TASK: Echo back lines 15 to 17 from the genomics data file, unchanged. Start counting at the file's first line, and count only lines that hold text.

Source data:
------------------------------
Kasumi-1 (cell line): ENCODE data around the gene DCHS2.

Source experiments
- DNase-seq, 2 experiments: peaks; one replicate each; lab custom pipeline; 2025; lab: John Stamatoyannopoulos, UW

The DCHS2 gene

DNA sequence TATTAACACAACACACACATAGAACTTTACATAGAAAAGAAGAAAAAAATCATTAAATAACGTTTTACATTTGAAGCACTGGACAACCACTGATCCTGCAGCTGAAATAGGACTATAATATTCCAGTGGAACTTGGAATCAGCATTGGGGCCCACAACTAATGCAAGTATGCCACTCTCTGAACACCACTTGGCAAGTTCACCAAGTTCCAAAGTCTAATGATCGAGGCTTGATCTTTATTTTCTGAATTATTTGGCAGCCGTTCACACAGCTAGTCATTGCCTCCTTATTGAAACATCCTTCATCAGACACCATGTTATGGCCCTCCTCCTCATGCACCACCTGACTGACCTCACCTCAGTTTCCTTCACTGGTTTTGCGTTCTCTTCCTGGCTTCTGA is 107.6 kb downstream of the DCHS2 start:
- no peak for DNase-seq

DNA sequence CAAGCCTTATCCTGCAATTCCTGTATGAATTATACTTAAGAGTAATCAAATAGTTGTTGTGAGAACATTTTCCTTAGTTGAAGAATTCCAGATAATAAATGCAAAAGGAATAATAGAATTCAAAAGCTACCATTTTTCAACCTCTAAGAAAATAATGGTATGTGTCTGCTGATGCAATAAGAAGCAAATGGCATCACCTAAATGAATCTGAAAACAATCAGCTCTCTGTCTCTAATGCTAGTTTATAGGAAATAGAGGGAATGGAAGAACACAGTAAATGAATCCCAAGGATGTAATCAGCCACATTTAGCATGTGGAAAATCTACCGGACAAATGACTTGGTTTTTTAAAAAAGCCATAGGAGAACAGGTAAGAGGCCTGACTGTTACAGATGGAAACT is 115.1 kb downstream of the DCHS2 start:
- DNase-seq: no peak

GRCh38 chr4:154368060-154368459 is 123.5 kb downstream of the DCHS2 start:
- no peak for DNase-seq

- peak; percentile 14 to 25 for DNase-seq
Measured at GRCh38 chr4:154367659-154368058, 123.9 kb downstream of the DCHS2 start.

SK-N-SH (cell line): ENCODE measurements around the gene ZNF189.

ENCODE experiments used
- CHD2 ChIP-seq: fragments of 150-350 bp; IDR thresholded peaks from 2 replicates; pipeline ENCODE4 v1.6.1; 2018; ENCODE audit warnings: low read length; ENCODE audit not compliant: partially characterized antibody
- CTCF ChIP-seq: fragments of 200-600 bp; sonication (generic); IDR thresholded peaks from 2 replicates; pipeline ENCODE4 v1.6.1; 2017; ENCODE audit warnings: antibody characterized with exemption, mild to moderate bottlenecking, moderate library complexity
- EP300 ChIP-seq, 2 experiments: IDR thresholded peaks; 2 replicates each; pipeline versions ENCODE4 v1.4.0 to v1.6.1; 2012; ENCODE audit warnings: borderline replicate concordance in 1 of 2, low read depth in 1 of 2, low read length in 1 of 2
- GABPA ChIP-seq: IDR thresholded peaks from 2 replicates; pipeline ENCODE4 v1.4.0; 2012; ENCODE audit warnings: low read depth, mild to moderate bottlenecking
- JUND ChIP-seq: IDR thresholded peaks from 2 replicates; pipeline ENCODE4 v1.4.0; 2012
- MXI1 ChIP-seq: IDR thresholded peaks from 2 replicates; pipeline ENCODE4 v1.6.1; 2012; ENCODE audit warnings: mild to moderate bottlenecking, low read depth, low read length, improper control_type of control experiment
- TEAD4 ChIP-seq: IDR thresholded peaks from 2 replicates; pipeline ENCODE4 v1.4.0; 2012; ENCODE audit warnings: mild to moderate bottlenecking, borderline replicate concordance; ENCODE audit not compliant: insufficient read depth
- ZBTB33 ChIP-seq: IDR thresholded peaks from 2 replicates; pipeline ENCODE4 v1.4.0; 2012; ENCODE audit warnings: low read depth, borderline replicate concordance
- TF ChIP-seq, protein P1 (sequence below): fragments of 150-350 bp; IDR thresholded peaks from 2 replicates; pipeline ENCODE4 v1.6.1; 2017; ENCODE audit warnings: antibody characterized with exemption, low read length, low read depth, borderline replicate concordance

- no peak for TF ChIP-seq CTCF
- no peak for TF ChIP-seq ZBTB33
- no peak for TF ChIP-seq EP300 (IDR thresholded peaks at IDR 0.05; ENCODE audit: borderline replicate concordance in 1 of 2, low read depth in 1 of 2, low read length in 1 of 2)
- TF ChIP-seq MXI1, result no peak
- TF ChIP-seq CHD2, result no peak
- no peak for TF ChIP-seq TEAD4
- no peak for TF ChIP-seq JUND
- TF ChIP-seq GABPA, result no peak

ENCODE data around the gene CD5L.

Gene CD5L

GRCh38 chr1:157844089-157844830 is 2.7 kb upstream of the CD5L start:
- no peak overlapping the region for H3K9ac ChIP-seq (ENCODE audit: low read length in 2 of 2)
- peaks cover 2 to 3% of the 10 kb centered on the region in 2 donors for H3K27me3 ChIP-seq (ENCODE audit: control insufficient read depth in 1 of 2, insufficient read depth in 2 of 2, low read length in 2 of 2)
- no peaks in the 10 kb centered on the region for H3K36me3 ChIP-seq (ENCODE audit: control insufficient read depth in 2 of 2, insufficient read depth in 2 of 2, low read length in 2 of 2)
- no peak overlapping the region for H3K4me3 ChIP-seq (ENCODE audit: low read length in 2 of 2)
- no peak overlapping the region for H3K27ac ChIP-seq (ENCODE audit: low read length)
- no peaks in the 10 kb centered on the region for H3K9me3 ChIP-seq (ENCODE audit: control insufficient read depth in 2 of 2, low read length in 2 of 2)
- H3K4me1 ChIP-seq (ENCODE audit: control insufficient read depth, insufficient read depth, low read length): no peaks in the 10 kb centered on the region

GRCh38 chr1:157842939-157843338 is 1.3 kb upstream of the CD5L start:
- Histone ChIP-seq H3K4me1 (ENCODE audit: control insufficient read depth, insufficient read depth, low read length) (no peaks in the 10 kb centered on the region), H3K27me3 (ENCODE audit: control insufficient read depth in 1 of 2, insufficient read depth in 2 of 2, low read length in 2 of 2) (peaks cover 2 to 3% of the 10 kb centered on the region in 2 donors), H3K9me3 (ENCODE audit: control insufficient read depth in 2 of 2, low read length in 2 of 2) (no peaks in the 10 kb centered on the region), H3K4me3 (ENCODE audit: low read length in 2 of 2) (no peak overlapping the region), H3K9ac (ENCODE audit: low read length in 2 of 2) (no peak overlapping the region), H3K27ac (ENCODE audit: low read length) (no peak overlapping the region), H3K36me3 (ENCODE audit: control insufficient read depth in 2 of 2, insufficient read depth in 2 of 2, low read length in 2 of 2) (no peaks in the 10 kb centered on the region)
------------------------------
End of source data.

- CHD2 ChIP-seq: fragments of 150-350 bp; IDR thresholded peaks from 2 replicates; pipeline ENCODE4 v1.6.1; 2018; ENCODE audit warnings: low read length; ENCODE audit not compliant: partially characterized antibody
- CTCF ChIP-seq: fragments of 200-600 bp; sonication (generic); IDR thresholded peaks from 2 replicates; pipeline ENCODE4 v1.6.1; 2017; ENCODE audit warnings: antibody characterized with exemption, mild to moderate bottlenecking, moderate library complexity
- EP300 ChIP-seq, 2 experiments: IDR thresholded peaks; 2 replicates each; pipeline versions ENCODE4 v1.4.0 to v1.6.1; 2012; ENCODE audit warnings: borderline replicate concordance in 1 of 2, low read depth in 1 of 2, low read length in 1 of 2